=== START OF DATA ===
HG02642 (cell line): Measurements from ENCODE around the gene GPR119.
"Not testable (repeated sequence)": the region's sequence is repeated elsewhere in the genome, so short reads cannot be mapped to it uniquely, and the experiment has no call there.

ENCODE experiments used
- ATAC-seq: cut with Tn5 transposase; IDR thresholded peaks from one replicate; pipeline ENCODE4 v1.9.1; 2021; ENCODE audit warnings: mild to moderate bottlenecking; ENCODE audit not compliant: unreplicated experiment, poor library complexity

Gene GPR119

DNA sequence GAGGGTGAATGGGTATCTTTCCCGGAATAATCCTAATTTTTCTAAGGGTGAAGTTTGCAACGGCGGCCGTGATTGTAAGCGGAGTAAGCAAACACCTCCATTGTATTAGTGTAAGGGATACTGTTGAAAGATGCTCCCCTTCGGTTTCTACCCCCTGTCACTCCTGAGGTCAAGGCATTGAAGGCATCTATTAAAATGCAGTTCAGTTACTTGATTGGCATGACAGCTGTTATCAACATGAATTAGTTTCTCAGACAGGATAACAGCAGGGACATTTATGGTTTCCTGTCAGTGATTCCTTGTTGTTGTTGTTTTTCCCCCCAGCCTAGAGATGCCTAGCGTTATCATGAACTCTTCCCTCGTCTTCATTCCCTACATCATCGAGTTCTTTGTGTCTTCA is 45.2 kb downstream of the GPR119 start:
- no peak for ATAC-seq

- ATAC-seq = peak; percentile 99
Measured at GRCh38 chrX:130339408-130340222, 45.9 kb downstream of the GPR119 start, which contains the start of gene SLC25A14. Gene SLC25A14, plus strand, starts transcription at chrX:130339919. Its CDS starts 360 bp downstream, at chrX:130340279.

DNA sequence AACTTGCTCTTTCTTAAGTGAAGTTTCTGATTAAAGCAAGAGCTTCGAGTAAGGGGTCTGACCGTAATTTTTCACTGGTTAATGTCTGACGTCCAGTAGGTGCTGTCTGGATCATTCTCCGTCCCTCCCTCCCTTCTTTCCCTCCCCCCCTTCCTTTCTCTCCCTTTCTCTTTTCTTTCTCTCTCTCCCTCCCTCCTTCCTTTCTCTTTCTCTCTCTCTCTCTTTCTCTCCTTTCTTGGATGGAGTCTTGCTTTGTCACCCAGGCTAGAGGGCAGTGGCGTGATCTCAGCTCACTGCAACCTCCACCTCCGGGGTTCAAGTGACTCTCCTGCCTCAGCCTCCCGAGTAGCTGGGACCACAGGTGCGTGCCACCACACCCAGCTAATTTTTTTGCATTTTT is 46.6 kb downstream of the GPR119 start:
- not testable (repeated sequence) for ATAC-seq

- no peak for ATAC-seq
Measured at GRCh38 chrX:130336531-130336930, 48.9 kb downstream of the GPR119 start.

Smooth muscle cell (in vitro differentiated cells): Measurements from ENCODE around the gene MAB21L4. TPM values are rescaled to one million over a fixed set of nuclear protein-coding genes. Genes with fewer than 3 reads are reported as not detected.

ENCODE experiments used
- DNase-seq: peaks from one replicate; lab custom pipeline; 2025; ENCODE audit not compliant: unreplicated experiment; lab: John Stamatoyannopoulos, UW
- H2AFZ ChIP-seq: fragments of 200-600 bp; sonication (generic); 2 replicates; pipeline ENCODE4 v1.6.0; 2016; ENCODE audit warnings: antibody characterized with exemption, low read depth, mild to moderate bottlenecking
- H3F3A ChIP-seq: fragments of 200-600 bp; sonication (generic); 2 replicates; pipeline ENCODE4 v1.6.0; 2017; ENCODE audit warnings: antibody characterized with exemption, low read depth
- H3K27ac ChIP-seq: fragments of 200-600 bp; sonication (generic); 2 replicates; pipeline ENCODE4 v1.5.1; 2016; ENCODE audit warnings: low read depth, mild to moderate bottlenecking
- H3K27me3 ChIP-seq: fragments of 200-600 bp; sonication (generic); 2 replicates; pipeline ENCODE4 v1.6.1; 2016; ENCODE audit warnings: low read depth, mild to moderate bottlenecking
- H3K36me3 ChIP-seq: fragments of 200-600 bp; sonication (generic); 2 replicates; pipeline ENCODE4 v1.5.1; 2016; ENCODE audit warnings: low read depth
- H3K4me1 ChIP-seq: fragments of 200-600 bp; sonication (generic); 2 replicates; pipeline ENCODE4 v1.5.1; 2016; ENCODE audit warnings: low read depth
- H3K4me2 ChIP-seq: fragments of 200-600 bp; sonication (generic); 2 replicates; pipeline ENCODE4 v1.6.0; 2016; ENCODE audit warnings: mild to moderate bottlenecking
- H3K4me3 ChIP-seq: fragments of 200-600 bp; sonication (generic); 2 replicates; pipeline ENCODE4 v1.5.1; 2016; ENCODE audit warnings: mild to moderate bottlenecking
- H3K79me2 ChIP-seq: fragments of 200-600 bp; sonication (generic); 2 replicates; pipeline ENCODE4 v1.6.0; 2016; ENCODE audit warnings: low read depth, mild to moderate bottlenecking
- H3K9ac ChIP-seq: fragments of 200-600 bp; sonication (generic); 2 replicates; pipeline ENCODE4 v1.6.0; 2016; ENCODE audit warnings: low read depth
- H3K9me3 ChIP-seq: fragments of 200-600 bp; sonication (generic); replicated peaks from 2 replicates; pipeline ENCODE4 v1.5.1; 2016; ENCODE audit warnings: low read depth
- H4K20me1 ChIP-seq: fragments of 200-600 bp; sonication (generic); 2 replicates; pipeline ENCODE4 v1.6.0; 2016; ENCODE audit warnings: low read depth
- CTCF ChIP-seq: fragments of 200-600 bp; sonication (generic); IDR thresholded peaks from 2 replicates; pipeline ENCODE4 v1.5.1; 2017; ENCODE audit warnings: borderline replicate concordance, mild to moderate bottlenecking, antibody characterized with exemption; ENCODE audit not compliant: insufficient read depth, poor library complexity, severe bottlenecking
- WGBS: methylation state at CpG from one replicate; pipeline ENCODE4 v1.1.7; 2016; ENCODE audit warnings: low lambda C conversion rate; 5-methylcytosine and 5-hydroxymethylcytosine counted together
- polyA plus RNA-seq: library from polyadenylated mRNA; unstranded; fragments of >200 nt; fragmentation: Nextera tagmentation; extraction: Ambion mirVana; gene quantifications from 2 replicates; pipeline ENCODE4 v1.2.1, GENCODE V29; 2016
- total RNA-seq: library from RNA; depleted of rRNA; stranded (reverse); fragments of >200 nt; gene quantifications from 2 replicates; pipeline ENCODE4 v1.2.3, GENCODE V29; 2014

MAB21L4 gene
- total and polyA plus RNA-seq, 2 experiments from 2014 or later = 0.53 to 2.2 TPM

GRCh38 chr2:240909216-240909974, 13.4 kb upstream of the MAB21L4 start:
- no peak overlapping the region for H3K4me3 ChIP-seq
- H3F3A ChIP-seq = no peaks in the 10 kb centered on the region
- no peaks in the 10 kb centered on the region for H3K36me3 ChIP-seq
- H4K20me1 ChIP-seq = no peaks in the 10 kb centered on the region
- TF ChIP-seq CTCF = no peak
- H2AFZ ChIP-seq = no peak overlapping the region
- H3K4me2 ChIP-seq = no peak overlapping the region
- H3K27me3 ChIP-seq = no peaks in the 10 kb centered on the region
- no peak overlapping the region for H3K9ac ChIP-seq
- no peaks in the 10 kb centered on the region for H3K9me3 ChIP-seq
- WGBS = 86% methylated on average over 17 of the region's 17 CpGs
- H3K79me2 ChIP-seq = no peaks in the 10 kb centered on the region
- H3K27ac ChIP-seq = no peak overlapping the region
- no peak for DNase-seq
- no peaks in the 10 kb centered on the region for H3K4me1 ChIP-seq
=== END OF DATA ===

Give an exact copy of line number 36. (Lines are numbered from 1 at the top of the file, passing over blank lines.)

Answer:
- no peak overlapping the region for H3K4me3 ChIP-seq